Paul L. Caron

Tuesday, January 11, 2022

In Defense Of The Emory Law Journal


Following up on last week's post, Emory Law Journal Revokes Acceptance Of Larry Alexander's Race-Related Essay In Festschrift Honoring Michael Perry; Other Authors Pull Their Essays:  John K. Wilson (Academe Blog), In Defense of the Emory Law Journal:

Emory Law JournalThis week, there was what Jonathan Turley called a “major controversy brewing over free speech and censorship at Emory Law Journal.” Robert George argued, “It’s hard to think of a stupider, more self-defeating idea than imposing political litmus tests on articles submitted to major law reviews. But that’s what the Emory Law Journal has done, rejecting on ideological grounds an essay by the brilliant legal scholar Lawrence Alexander.”

George is wrong on every count. The Emory Law Journal did not reject Alexander’s essay. They did not declare any ideological grounds and in fact expressly stated that they would happily publish views that most of the editors disagreed with. There is no political litmus test that the Emory Law Journal has ever stated or hinted at. ... [R]evising an article is not destructive to academic values; it is the essence of academic values. This is standard operating procedure for any publication: If you refuse to make any changes, the editors can refuse to publish it. ...

The final objection of the Emory Law Journal editors was their biggest concern: “crucially, the discussion on racism is not strongly connected to your commentary on Professor Perry’s work, which is the focus of the Issue and the purpose behind the publication opportunity offered.” Obviously, a tribute to Michael Perry’s work should include critiques of his work (even if they are about an obscure essay Perry wrote forty-five years ago). But Perry never wrote about reparations, which was the focus of Alexander’s essay. ...

While we should be concerned about ideological discrimination in academia, we need to reject baseless accusations of bias about editing a badly written essay. This is an effort to intimidate student editors of a law journal into abandoning scholarly standards simply because a conservative submitted an article. ...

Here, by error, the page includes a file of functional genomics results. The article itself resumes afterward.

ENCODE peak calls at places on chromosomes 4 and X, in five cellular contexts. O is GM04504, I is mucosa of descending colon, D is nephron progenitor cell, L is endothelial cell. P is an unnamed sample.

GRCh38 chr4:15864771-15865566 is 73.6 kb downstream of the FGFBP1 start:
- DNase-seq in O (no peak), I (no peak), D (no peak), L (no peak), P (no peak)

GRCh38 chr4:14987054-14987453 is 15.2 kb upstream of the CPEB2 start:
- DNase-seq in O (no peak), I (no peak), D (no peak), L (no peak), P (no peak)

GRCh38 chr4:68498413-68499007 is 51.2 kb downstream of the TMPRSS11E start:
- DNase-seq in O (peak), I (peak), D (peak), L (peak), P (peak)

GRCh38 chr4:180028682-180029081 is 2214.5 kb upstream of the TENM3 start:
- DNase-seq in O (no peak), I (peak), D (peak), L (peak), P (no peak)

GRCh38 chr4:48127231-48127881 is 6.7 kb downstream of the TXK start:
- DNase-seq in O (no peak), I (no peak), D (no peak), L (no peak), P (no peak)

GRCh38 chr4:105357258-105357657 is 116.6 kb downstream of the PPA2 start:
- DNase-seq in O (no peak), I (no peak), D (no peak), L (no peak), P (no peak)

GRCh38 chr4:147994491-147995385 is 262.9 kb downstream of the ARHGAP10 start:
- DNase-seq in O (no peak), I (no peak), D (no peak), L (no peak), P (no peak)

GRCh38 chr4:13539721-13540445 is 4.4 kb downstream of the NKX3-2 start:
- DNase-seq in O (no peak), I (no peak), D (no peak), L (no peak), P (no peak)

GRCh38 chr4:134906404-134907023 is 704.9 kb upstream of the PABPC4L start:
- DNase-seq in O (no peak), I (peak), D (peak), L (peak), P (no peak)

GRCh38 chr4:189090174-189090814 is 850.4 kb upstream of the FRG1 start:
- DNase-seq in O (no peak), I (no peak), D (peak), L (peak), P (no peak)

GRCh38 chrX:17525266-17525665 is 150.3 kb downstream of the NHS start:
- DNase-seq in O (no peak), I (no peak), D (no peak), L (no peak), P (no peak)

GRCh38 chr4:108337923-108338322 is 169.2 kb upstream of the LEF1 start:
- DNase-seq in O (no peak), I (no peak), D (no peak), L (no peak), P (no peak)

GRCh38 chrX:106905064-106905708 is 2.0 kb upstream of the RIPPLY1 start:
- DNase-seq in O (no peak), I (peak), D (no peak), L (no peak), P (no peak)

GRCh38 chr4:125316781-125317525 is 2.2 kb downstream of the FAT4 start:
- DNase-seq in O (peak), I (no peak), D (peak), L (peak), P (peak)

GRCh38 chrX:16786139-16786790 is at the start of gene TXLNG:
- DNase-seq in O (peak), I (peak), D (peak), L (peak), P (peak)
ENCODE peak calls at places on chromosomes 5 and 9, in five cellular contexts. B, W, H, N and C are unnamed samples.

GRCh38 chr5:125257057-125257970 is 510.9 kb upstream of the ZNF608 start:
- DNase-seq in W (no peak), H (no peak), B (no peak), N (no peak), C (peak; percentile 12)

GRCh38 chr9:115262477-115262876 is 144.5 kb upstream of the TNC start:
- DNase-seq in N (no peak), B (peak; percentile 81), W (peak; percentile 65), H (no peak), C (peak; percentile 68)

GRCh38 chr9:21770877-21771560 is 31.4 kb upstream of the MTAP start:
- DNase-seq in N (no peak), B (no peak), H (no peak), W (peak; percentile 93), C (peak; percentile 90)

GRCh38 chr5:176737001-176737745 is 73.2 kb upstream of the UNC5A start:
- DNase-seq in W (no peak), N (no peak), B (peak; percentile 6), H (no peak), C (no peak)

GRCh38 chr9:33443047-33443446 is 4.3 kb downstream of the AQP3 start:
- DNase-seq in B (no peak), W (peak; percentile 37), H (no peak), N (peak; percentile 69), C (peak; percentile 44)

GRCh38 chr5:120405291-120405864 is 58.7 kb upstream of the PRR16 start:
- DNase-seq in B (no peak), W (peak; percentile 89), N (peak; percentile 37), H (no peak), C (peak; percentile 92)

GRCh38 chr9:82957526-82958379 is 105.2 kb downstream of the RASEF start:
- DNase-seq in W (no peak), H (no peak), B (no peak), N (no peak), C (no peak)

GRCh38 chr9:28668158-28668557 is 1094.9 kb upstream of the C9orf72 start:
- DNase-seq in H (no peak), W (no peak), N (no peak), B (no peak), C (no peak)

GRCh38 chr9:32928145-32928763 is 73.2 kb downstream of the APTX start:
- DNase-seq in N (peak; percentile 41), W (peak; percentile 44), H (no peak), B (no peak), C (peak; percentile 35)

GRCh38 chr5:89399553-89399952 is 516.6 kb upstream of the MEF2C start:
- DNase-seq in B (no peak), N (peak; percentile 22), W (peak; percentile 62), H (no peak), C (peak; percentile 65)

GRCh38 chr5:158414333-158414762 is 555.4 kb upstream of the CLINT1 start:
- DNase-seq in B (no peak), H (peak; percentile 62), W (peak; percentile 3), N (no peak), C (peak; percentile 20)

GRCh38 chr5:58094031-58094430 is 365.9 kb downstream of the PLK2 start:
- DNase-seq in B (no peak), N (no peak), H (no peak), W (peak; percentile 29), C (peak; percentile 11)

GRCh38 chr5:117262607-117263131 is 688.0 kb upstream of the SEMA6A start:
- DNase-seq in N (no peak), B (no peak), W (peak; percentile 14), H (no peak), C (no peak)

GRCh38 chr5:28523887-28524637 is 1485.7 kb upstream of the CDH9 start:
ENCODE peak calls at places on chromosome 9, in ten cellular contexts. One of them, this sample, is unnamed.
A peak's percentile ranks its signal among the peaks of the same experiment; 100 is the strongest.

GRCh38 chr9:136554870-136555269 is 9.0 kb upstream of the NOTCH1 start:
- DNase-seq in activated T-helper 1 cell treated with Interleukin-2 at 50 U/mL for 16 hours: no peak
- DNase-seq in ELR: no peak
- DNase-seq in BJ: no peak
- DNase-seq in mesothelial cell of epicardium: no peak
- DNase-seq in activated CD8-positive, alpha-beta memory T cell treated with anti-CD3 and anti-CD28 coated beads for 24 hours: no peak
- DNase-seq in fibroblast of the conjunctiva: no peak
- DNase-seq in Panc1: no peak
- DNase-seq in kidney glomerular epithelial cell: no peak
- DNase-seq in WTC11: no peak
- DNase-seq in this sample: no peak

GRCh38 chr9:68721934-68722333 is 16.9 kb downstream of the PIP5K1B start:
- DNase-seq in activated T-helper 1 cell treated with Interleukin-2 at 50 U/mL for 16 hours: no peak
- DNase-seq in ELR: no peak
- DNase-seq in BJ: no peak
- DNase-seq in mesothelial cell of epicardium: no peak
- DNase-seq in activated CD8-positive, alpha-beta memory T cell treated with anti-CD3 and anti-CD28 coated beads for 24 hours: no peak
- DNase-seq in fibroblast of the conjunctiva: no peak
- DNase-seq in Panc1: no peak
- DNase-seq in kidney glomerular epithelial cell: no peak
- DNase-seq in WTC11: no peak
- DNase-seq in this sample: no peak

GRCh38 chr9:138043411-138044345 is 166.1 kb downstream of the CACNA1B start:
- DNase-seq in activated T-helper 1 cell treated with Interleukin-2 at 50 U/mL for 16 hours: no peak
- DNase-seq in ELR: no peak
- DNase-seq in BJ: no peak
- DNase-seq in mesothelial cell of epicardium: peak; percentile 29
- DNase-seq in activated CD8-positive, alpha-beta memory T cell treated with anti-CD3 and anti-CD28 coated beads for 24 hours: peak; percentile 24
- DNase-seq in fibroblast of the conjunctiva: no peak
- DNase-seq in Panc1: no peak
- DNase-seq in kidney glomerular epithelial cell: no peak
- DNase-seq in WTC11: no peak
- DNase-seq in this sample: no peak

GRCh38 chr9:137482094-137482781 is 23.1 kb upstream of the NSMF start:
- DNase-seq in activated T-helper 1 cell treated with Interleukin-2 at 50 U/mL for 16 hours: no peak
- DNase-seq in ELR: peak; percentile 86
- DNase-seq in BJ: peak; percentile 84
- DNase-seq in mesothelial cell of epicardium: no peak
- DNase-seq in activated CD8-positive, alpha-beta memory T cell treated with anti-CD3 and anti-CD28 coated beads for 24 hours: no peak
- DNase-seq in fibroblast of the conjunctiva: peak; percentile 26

The attacks on the Emory Law Journal also reflect a deep misunderstanding of what academic freedom means. Robby Soave in Reason mentioned the case of Alexander’s occasional coauthor Amy Wax and wrote, “Alexander is facing an even more obvious violation of basic principles of academic freedom.” While the Wax case is a real threat to academic freedom because it involves a university punishing a professor for their views, the Alexander incident isn’t about academic freedom at all.

Academic freedom is the right not to be punished for your views unless you have violated scholarly standards and receive due process. But the failure of someone to publish you is not a form of punishment. Nobody has a right to be published free from editing.

Editors get to make judgments about articles. The judgments may be good and they may be bad, but they are not violations of academic freedom. The only academic freedom right here is the right of the editors to make editing decisions. Just like a graduate student teaching a class is protected by academic freedom, so too are the student editors of an academic journal.

The attacks on the Emory Law Journal reflect the ideological blinders of our times. So many people are convinced that conservatives are oppressed on campus that they jump to conclusions that confirm their presumptions at the first hint that some “woke” student might be concerned about “hurtful” language. But I think the details about this case show a very different picture from the initial reports, and reveal that the Emory Law Journal editors made reasonable reactions to a deeply flawed submission and were still open to publishing it.

More commentary on the Emory Law Journal/Larry Alexander controversy:

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